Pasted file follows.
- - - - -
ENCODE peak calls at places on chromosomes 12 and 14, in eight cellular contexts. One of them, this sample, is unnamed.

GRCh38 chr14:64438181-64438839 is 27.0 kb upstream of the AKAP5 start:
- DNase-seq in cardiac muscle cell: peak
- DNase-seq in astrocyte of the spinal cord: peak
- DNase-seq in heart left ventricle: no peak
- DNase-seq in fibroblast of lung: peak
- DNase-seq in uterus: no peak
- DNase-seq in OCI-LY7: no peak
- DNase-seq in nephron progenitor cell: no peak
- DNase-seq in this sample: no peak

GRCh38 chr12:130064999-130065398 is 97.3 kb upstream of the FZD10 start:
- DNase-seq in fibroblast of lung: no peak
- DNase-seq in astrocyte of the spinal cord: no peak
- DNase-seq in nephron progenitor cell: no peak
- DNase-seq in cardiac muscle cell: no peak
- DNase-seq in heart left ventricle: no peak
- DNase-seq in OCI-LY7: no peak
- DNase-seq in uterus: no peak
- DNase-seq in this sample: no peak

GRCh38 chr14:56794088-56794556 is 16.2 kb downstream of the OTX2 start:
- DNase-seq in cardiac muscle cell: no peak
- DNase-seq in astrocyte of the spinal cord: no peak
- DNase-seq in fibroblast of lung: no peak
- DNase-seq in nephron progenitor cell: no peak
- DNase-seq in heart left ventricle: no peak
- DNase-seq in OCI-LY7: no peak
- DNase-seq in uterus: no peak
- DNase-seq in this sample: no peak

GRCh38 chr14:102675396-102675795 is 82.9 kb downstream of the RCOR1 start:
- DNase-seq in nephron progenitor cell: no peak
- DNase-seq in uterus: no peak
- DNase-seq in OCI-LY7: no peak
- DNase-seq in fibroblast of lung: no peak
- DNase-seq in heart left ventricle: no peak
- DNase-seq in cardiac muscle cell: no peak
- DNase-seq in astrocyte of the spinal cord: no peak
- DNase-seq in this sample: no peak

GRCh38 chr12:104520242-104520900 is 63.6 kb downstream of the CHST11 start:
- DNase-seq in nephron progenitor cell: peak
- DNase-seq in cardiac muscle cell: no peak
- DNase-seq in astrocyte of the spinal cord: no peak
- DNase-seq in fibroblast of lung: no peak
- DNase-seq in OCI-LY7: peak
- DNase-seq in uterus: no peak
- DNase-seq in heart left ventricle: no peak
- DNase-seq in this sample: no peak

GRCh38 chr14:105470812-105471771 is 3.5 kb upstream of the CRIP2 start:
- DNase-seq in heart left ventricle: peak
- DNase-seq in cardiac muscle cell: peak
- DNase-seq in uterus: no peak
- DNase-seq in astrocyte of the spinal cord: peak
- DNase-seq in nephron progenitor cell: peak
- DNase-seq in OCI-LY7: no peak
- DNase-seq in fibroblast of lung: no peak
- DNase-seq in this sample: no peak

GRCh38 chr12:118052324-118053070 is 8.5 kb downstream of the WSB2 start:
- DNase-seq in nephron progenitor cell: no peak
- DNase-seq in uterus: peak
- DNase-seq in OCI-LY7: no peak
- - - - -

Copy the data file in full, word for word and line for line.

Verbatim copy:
ENCODE peak calls at places on chromosomes 12 and 14, in eight cellular contexts. One of them, this sample, is unnamed.

GRCh38 chr14:64438181-64438839 is 27.0 kb upstream of the AKAP5 start:
- DNase-seq in cardiac muscle cell: peak
- DNase-seq in astrocyte of the spinal cord: peak
- DNase-seq in heart left ventricle: no peak
- DNase-seq in fibroblast of lung: peak
- DNase-seq in uterus: no peak
- DNase-seq in OCI-LY7: no peak
- DNase-seq in nephron progenitor cell: no peak
- DNase-seq in this sample: no peak

GRCh38 chr12:130064999-130065398 is 97.3 kb upstream of the FZD10 start:
- DNase-seq in fibroblast of lung: no peak
- DNase-seq in astrocyte of the spinal cord: no peak
- DNase-seq in nephron progenitor cell: no peak
- DNase-seq in cardiac muscle cell: no peak
- DNase-seq in heart left ventricle: no peak
- DNase-seq in OCI-LY7: no peak
- DNase-seq in uterus: no peak
- DNase-seq in this sample: no peak

GRCh38 chr14:56794088-56794556 is 16.2 kb downstream of the OTX2 start:
- DNase-seq in cardiac muscle cell: no peak
- DNase-seq in astrocyte of the spinal cord: no peak
- DNase-seq in fibroblast of lung: no peak
- DNase-seq in nephron progenitor cell: no peak
- DNase-seq in heart left ventricle: no peak
- DNase-seq in OCI-LY7: no peak
- DNase-seq in uterus: no peak
- DNase-seq in this sample: no peak

GRCh38 chr14:102675396-102675795 is 82.9 kb downstream of the RCOR1 start:
- DNase-seq in nephron progenitor cell: no peak
- DNase-seq in uterus: no peak
- DNase-seq in OCI-LY7: no peak
- DNase-seq in fibroblast of lung: no peak
- DNase-seq in heart left ventricle: no peak
- DNase-seq in cardiac muscle cell: no peak
- DNase-seq in astrocyte of the spinal cord: no peak
- DNase-seq in this sample: no peak

GRCh38 chr12:104520242-104520900 is 63.6 kb downstream of the CHST11 start:
- DNase-seq in nephron progenitor cell: peak
- DNase-seq in cardiac muscle cell: no peak
- DNase-seq in astrocyte of the spinal cord: no peak
- DNase-seq in fibroblast of lung: no peak
- DNase-seq in OCI-LY7: peak
- DNase-seq in uterus: no peak
- DNase-seq in heart left ventricle: no peak
- DNase-seq in this sample: no peak

GRCh38 chr14:105470812-105471771 is 3.5 kb upstream of the CRIP2 start:
- DNase-seq in heart left ventricle: peak
- DNase-seq in cardiac muscle cell: peak
- DNase-seq in uterus: no peak
- DNase-seq in astrocyte of the spinal cord: peak
- DNase-seq in nephron progenitor cell: peak
- DNase-seq in OCI-LY7: no peak
- DNase-seq in fibroblast of lung: no peak
- DNase-seq in this sample: no peak

GRCh38 chr12:118052324-118053070 is 8.5 kb downstream of the WSB2 start:
- DNase-seq in nephron progenitor cell: no peak
- DNase-seq in uterus: peak
- DNase-seq in OCI-LY7: no peak